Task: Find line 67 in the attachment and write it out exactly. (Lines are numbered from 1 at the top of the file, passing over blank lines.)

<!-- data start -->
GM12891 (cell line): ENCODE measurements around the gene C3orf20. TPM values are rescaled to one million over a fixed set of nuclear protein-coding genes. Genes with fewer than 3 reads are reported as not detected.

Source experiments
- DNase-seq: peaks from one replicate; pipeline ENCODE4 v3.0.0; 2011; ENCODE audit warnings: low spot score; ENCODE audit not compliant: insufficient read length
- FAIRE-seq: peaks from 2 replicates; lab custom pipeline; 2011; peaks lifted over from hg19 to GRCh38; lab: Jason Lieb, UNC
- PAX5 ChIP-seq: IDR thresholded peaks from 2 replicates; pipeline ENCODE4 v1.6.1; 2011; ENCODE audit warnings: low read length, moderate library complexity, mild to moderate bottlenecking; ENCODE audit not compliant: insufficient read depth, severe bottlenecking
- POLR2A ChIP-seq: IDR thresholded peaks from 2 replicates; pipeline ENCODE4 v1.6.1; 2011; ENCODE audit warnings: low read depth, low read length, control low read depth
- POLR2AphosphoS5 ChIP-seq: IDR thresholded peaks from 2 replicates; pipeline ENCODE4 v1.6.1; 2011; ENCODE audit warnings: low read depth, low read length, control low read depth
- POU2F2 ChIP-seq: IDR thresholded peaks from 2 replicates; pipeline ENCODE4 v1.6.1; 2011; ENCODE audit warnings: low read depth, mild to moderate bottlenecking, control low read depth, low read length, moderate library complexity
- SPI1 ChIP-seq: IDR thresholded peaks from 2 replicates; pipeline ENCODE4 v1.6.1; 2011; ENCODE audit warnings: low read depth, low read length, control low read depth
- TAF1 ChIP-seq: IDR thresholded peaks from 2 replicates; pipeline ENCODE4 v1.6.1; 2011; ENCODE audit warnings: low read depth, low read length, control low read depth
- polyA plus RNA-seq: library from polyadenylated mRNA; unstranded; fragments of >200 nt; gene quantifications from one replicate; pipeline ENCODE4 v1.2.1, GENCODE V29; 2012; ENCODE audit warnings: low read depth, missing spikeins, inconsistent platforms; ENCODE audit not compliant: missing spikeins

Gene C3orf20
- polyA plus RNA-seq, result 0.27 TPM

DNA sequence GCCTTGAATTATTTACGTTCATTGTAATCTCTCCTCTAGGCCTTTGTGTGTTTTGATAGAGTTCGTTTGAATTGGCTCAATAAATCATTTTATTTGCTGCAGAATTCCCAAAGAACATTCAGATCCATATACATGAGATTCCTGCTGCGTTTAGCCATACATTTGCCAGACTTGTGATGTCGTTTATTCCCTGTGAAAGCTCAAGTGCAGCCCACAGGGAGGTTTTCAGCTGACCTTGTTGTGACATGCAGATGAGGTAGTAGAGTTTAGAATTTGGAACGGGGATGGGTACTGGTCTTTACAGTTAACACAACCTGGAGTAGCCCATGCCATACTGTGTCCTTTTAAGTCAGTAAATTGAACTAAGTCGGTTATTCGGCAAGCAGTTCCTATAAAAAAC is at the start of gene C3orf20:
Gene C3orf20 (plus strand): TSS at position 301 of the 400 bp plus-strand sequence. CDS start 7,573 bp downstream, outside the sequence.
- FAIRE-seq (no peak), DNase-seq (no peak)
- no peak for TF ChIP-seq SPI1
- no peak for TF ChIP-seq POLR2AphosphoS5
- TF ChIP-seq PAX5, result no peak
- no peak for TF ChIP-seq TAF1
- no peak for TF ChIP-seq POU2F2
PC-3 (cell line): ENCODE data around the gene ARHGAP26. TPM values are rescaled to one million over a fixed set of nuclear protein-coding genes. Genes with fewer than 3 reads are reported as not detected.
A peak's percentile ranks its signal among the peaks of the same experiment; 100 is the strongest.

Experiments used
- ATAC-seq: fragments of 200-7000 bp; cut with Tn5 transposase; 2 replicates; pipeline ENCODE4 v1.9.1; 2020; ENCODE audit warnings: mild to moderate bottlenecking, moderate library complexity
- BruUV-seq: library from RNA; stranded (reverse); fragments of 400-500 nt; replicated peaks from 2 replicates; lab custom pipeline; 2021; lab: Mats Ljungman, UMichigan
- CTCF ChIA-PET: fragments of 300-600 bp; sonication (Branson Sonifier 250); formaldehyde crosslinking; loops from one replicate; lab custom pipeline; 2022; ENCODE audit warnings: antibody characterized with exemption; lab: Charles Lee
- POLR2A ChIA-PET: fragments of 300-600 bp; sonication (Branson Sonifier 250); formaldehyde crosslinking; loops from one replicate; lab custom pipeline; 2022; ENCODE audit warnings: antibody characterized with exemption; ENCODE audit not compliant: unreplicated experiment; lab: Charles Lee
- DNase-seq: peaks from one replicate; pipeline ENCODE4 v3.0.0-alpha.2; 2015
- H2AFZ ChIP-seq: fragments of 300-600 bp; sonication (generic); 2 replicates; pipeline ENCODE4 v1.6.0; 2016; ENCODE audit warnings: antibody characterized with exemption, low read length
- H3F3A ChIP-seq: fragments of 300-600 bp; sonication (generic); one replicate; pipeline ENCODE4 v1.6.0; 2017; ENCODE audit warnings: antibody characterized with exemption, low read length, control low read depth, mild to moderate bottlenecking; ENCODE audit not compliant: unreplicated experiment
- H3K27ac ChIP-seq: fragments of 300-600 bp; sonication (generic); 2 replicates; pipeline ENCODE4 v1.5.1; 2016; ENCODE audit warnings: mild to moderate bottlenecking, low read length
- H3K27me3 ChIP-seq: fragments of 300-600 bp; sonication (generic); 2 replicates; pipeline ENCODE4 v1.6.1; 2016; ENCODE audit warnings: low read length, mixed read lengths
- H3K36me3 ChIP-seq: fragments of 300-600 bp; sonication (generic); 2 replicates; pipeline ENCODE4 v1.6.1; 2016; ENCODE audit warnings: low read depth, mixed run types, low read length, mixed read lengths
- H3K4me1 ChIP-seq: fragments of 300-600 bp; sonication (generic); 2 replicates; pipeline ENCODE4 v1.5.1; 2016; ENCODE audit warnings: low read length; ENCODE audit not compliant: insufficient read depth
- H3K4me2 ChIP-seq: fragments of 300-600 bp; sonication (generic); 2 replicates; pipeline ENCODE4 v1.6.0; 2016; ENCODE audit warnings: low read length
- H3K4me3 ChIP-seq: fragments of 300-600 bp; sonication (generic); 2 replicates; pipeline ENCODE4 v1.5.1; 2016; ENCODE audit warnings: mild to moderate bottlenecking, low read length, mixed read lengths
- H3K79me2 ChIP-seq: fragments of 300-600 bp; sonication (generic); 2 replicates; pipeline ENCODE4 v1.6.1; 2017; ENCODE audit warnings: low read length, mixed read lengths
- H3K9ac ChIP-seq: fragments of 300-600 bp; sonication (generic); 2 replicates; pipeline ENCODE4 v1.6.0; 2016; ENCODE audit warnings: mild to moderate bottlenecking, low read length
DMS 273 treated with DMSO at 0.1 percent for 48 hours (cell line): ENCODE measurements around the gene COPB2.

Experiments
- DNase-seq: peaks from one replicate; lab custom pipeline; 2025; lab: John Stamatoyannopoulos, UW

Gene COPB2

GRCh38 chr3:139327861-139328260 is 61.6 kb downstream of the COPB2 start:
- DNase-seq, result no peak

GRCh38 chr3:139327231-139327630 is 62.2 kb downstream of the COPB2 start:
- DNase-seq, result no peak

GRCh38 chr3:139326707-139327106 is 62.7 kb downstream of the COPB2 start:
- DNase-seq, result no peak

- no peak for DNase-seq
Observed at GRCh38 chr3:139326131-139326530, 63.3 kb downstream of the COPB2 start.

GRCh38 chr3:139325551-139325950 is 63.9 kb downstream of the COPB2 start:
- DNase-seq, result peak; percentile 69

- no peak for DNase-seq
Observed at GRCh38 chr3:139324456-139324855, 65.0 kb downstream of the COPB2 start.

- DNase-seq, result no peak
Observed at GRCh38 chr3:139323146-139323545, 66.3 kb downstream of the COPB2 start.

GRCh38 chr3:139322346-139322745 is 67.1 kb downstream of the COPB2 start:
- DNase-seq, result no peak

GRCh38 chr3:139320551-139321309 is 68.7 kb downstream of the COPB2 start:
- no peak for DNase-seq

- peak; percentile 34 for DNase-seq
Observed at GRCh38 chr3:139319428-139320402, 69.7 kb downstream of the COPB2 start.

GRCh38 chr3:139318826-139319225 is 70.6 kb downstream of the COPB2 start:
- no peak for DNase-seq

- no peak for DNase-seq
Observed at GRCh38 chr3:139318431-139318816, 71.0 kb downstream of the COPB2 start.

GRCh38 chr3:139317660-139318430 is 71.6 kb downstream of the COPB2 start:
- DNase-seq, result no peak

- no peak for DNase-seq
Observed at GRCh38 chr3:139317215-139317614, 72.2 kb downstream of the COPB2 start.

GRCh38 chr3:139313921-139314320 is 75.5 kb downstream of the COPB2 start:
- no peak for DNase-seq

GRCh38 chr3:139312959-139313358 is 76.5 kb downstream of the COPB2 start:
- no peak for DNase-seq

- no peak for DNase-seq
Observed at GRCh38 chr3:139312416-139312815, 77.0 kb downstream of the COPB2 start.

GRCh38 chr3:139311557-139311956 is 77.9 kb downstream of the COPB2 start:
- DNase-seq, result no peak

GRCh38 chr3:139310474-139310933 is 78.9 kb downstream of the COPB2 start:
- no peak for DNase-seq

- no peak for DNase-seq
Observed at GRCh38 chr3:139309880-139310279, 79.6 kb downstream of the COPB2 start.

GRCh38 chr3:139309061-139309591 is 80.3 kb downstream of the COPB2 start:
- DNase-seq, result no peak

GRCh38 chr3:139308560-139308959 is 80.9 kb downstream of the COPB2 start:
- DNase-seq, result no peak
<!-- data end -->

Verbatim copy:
Observed at GRCh38 chr3:139318431-139318816, 71.0 kb downstream of the COPB2 start.